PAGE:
“Opportunities to find deeper powers within ourselves come when life seems most challenging.”
This past year as the world went into lockdown, there was a call to artists across the internet to create more art. Of course, I had to answer this call. There was also a call to tag those art pieces with the tag #newyearnewday2021 on Instagram. So I did.
What I didn’t realize was that I was being curated for a show in the Spokane, WA area. I was chosen among many to participate in an exhibition that was to showcase the art we created during this pandemic and explain why we created what we did.
To be honest, the pandemic has not affected me like it has a lot of other people. For me, the years leading up to the pandemic were noisy, chaotic, and my most challenging yet. Therefore, the onset of the pandemic was a welcome time for me to reflect, meditate, and heal. In fact, I had moved to the mountains of Northeast Washington in 2019 partly because I had been craving a quieter life and didn’t mind the idea of becoming a recluse. Now without the pressures of socializing, preparing for exhibitions, and teaching, it seemed like an even better time to expand my creative soul.
While searching for more painting ideas, I began to explore the mountains where the surroundings were indifferent to the world and its chaotic endeavors. Doing so recalled the idea of spiritual enlightenment and Thoreau’s Walden. This isolation started to feel like the practice of Buddhist monks who disconnect from society to connect with a greater understanding of all as one and the same. Isolation may be the separation from the whole, but also the unification of one as I discovered healing in the quite surroundings. There is greater meaning of being alone and the idea of isolation allows for immense expansion of the inner self.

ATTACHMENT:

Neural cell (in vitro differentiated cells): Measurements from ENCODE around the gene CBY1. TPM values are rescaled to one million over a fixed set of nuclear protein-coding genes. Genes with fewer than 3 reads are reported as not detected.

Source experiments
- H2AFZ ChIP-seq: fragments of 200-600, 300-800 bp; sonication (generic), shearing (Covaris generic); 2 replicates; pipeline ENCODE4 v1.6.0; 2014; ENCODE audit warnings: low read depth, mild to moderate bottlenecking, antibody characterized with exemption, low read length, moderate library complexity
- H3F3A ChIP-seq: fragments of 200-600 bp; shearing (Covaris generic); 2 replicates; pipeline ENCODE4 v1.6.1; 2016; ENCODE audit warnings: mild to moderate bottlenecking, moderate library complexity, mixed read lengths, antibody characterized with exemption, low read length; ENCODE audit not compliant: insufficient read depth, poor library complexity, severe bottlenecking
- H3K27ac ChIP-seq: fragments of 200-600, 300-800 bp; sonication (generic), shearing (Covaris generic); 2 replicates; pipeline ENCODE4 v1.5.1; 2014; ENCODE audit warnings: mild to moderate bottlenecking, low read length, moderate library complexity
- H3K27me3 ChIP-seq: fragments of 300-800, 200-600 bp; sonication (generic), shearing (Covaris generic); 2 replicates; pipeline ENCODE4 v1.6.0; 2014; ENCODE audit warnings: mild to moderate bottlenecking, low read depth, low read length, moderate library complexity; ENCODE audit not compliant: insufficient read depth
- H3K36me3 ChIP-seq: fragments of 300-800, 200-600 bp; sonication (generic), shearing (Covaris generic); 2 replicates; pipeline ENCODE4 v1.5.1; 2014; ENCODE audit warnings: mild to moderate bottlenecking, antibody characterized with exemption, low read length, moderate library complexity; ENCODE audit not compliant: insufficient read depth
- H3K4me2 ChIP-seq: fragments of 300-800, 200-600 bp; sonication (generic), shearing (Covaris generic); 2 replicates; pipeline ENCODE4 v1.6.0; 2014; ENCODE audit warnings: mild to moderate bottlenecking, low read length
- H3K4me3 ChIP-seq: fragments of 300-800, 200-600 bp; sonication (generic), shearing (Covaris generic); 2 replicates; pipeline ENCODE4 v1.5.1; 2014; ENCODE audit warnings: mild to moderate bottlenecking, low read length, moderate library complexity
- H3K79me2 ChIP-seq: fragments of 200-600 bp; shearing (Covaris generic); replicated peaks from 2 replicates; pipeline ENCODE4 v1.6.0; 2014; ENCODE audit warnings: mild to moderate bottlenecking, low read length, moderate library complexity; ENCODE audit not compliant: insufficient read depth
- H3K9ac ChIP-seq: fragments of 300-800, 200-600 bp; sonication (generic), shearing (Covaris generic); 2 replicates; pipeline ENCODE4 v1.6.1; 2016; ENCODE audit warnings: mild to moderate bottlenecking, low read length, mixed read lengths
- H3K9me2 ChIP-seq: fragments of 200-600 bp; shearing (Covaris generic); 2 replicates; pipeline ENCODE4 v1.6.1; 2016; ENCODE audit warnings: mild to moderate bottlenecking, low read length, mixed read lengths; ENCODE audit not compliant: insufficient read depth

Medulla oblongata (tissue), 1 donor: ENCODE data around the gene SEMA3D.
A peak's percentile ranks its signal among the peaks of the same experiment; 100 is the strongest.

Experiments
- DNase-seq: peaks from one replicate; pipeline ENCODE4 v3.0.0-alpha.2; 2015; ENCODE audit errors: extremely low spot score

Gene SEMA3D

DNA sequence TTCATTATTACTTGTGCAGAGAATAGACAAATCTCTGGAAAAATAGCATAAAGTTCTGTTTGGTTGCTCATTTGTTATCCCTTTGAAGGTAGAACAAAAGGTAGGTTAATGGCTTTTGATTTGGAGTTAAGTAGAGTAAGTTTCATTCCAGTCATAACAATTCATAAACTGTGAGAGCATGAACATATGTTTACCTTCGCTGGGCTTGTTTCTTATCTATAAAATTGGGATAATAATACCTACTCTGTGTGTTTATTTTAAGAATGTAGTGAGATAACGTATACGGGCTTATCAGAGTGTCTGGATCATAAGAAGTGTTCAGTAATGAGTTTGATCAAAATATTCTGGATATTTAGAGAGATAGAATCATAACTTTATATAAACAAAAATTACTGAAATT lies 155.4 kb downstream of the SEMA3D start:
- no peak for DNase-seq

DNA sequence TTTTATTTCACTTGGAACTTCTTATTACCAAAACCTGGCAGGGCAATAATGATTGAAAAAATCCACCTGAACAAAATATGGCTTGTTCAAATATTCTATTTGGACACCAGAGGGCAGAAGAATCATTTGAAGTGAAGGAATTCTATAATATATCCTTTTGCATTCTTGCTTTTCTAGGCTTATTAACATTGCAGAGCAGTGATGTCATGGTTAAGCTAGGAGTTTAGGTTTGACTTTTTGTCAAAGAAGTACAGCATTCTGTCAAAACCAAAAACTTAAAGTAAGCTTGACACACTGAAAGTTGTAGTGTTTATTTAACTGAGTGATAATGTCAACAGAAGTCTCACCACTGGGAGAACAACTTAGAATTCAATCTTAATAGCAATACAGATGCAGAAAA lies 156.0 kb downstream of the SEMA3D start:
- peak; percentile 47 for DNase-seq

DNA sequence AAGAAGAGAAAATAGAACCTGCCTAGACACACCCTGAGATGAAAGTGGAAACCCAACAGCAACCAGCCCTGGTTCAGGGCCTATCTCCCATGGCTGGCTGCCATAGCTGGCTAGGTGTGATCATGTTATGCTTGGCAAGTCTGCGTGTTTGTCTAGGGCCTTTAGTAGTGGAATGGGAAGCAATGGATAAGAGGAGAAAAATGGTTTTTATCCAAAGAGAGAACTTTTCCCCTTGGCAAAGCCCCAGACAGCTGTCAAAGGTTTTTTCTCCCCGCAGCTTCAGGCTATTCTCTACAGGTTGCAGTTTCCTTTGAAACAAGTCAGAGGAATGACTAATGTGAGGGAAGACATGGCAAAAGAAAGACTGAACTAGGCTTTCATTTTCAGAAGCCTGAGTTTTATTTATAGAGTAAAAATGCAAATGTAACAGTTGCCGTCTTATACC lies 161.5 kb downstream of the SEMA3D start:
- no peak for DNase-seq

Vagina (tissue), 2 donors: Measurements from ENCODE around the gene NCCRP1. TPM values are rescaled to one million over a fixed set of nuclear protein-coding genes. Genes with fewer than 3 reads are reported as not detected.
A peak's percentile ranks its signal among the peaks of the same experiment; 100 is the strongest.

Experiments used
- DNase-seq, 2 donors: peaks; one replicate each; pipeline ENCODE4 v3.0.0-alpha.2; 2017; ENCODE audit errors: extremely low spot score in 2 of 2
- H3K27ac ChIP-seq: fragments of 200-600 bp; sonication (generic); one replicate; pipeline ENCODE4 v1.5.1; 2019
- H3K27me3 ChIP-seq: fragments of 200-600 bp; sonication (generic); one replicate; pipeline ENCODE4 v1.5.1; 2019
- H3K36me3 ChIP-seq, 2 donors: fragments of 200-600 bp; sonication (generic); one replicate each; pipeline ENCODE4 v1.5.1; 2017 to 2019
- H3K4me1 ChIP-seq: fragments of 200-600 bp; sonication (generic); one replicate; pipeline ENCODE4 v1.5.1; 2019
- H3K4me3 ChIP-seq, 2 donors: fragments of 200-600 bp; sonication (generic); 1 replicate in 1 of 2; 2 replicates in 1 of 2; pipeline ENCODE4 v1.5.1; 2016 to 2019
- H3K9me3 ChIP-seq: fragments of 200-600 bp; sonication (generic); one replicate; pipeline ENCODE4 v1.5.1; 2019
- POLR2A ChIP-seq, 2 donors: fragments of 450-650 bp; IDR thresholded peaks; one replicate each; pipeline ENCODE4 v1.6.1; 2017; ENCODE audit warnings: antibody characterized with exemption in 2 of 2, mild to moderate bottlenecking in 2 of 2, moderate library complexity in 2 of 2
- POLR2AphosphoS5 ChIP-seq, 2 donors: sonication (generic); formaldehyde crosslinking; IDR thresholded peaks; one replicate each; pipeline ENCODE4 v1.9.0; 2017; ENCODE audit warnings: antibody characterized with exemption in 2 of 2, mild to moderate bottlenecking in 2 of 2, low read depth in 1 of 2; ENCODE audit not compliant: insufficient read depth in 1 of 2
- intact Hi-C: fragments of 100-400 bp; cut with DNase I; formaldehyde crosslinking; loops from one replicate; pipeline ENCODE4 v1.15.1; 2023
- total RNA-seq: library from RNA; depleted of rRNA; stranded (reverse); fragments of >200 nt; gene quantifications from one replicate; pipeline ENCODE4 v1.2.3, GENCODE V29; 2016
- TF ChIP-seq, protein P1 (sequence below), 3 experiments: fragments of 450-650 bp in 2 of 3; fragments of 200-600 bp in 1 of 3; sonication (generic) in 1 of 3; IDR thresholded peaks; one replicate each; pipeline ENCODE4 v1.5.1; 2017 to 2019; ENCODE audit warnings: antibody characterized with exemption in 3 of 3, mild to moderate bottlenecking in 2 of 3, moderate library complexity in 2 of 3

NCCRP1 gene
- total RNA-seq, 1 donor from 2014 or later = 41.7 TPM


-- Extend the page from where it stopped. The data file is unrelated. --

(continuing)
I ended up bringing my exploration of the mountains into my work. The views I painted manifest my own feelings of this isolation and its surprising circumstantial gifts. It is not necessarily lonesome and does not have to be oppressive. It is a peaceful state of the interior being that allows for creative risks. In fact, my children started to tease me that I was becoming the wise woman of the mountains when they heard of my wanderings and discovered that a hummingbird hung out in my studio, often landing on my head, as well as the swallows that would greet me by landing on my desk while I worked.
This painting is titled, “Possibilities” and is 20×21” to signify the creative risks that I am taking and hope to continue to take in the coming year. It is a poured watercolor technique where I pour liquid paint across the surface of the paper, building it up with layers of flowing pigment. There are many possibilities when pouring paint and there is an element of surprise and creative prospects.
The exhibit is now on at the Liberty Gallery in Spokane, WA through February.
Below is a more detailed description of my pouring process with this painting.
This process starts with a detailed drawing. In this case, it is a view of the valley where I live and can be seen from the mountain behind my home.
I wanted a more painterly effect to the sky so chose not to pour it but to paint it with a brush.
I masked out a line of clouds between the sky and the earth where I wanted to pour my painting. This was to help separate the poured area from the sky more easily.
I used 3 colors to pour my first pour. The colors were my usual of Winsor Blue (green shade), Quinacridone Rose, and Winsor Yellow.
Then I let it dry before I masked again.
Pour #2. I switched from the Winsor Blue to using Turquoise, a Graham color. I poured this color as well as the Quinacridone Rose and the Winsor yellow.
Pour #3. I continued to mask out the areas I wanted to save and poured again, using the Turquoise, Quinacridone Rose, and Winsor Yellow.
Pour #4. I kept going darker with my colors that I poured across the surface and tried to stay away from the sky.
The Big Reveal! After the big reveal, I did some minor touchups then mounted it to a board and varnished it. You can see the finished painting at the top of the post.